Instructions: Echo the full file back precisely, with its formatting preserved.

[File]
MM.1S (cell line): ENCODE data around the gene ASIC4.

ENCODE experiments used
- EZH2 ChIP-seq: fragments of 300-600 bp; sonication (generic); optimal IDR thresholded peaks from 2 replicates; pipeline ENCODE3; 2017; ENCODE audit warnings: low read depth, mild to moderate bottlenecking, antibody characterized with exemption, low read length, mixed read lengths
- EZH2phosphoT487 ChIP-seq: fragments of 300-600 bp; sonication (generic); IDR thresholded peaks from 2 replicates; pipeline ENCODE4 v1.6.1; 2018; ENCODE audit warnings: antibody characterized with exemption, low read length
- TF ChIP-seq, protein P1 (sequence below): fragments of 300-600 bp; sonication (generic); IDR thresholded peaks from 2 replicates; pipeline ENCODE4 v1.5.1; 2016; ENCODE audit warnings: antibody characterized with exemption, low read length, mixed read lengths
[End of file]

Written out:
MM.1S (cell line): ENCODE data around the gene ASIC4.

ENCODE experiments used
- EZH2 ChIP-seq: fragments of 300-600 bp; sonication (generic); optimal IDR thresholded peaks from 2 replicates; pipeline ENCODE3; 2017; ENCODE audit warnings: low read depth, mild to moderate bottlenecking, antibody characterized with exemption, low read length, mixed read lengths
- EZH2phosphoT487 ChIP-seq: fragments of 300-600 bp; sonication (generic); IDR thresholded peaks from 2 replicates; pipeline ENCODE4 v1.6.1; 2018; ENCODE audit warnings: antibody characterized with exemption, low read length
- TF ChIP-seq, protein P1 (sequence below): fragments of 300-600 bp; sonication (generic); IDR thresholded peaks from 2 replicates; pipeline ENCODE4 v1.5.1; 2016; ENCODE audit warnings: antibody characterized with exemption, low read length, mixed read lengths